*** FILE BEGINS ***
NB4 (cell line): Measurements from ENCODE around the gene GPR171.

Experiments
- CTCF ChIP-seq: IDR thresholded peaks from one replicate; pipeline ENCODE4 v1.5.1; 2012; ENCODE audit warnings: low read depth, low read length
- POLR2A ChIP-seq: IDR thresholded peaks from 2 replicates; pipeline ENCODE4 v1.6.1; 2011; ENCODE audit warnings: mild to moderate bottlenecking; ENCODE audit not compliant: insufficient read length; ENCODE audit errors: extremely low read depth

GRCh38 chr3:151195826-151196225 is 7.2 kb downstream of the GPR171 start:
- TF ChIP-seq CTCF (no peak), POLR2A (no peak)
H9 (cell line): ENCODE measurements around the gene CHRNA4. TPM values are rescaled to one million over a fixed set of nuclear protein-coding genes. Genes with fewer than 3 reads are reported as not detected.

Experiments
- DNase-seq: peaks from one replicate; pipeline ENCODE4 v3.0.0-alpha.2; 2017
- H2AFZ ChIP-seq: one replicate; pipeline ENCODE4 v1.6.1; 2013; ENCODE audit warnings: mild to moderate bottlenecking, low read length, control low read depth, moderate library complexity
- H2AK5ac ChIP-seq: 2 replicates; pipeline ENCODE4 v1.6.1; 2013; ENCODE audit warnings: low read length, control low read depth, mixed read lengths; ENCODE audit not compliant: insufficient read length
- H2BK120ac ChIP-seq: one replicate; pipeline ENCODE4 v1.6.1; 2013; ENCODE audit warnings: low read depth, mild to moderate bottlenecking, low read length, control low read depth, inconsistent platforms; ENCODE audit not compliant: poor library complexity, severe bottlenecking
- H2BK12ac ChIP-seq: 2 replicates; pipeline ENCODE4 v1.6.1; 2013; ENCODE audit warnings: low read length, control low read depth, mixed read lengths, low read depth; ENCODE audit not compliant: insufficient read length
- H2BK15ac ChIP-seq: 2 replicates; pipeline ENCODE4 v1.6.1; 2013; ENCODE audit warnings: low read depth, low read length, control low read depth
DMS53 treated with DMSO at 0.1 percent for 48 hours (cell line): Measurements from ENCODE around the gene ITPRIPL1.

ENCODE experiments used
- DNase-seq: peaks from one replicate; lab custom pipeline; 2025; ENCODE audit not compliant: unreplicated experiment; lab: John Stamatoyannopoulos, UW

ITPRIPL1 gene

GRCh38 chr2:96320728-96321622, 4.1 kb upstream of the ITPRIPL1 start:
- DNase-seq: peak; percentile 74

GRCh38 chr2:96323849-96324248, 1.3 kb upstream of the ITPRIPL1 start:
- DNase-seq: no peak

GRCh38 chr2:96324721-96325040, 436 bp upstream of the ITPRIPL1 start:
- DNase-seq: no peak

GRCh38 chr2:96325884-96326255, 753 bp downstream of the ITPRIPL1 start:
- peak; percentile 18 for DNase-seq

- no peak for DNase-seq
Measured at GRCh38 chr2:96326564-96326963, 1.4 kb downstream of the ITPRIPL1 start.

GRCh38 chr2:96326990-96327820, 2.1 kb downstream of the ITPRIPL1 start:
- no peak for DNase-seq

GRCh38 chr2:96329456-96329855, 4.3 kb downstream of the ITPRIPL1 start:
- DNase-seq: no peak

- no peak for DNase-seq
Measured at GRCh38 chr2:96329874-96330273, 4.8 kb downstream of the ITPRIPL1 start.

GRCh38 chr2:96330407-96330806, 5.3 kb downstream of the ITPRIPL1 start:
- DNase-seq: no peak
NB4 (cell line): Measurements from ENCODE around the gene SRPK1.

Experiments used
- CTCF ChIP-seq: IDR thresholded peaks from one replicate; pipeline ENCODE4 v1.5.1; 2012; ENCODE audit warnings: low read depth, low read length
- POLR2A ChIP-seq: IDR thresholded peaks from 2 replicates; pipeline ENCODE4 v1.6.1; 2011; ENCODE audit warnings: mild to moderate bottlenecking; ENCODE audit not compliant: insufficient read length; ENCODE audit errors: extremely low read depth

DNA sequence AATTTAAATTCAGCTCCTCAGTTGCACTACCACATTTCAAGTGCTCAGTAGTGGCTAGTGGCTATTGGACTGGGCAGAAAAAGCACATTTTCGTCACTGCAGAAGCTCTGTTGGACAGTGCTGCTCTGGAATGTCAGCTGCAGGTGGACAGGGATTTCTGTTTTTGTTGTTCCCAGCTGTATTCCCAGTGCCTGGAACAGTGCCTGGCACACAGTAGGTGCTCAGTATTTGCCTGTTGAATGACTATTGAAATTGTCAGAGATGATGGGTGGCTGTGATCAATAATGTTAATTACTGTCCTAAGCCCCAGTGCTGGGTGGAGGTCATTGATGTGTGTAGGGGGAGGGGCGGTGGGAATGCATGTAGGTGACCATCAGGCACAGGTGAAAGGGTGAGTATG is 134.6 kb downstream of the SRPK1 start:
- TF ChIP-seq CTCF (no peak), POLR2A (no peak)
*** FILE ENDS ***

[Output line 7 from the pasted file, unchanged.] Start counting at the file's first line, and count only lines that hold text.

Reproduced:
H9 (cell line): ENCODE measurements around the gene CHRNA4. TPM values are rescaled to one million over a fixed set of nuclear protein-coding genes. Genes with fewer than 3 reads are reported as not detected.